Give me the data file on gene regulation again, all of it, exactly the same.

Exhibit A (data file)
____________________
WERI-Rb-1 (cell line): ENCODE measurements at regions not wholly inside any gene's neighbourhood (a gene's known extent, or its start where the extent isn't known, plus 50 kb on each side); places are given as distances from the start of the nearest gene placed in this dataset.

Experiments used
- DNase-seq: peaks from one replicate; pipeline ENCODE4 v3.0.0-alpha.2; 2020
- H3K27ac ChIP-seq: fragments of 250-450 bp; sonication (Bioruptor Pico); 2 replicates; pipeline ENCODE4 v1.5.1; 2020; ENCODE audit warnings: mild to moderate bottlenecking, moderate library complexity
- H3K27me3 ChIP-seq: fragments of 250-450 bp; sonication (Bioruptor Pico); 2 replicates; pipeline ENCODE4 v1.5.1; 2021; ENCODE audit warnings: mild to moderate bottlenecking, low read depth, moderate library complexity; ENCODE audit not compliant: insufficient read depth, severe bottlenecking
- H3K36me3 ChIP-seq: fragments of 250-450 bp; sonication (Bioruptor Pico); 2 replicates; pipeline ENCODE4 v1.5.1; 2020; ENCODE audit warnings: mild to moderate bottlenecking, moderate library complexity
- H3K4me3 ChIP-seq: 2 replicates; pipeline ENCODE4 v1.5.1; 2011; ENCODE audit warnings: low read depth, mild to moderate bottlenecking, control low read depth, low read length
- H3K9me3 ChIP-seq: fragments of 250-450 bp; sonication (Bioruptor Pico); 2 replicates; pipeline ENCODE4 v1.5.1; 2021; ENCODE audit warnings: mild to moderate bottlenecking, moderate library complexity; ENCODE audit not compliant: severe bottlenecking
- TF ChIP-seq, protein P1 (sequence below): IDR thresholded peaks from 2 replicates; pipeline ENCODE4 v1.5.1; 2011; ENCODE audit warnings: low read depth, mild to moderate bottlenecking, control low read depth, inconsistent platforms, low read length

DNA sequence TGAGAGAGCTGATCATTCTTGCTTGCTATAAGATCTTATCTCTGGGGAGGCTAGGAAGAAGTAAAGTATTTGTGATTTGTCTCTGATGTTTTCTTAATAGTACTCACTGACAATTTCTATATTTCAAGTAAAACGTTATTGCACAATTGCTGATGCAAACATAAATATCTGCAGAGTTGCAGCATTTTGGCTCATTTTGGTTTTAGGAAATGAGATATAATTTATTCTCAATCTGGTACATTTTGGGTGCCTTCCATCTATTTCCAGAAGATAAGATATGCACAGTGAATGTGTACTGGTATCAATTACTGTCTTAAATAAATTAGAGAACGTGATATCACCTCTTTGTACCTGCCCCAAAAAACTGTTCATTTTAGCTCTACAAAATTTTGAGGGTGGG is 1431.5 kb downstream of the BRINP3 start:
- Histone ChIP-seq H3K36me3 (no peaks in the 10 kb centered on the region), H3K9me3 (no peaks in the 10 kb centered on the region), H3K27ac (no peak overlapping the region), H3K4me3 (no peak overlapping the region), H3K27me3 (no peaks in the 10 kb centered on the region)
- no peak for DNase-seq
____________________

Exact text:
WERI-Rb-1 (cell line): ENCODE measurements at regions not wholly inside any gene's neighbourhood (a gene's known extent, or its start where the extent isn't known, plus 50 kb on each side); places are given as distances from the start of the nearest gene placed in this dataset.

Experiments used
- DNase-seq: peaks from one replicate; pipeline ENCODE4 v3.0.0-alpha.2; 2020
- H3K27ac ChIP-seq: fragments of 250-450 bp; sonication (Bioruptor Pico); 2 replicates; pipeline ENCODE4 v1.5.1; 2020; ENCODE audit warnings: mild to moderate bottlenecking, moderate library complexity
- H3K27me3 ChIP-seq: fragments of 250-450 bp; sonication (Bioruptor Pico); 2 replicates; pipeline ENCODE4 v1.5.1; 2021; ENCODE audit warnings: mild to moderate bottlenecking, low read depth, moderate library complexity; ENCODE audit not compliant: insufficient read depth, severe bottlenecking
- H3K36me3 ChIP-seq: fragments of 250-450 bp; sonication (Bioruptor Pico); 2 replicates; pipeline ENCODE4 v1.5.1; 2020; ENCODE audit warnings: mild to moderate bottlenecking, moderate library complexity
- H3K4me3 ChIP-seq: 2 replicates; pipeline ENCODE4 v1.5.1; 2011; ENCODE audit warnings: low read depth, mild to moderate bottlenecking, control low read depth, low read length
- H3K9me3 ChIP-seq: fragments of 250-450 bp; sonication (Bioruptor Pico); 2 replicates; pipeline ENCODE4 v1.5.1; 2021; ENCODE audit warnings: mild to moderate bottlenecking, moderate library complexity; ENCODE audit not compliant: severe bottlenecking
- TF ChIP-seq, protein P1 (sequence below): IDR thresholded peaks from 2 replicates; pipeline ENCODE4 v1.5.1; 2011; ENCODE audit warnings: low read depth, mild to moderate bottlenecking, control low read depth, inconsistent platforms, low read length

DNA sequence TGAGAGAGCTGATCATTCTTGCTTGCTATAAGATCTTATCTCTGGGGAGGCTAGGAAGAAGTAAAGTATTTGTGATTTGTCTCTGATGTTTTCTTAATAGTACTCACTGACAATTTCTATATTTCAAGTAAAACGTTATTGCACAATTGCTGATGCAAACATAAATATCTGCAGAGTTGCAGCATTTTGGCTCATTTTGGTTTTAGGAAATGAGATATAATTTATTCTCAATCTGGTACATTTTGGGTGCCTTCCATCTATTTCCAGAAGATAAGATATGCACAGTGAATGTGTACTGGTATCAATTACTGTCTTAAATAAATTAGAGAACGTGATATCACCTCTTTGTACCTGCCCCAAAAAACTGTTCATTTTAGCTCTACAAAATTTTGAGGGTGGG is 1431.5 kb downstream of the BRINP3 start:
- Histone ChIP-seq H3K36me3 (no peaks in the 10 kb centered on the region), H3K9me3 (no peaks in the 10 kb centered on the region), H3K27ac (no peak overlapping the region), H3K4me3 (no peak overlapping the region), H3K27me3 (no peaks in the 10 kb centered on the region)
- no peak for DNase-seq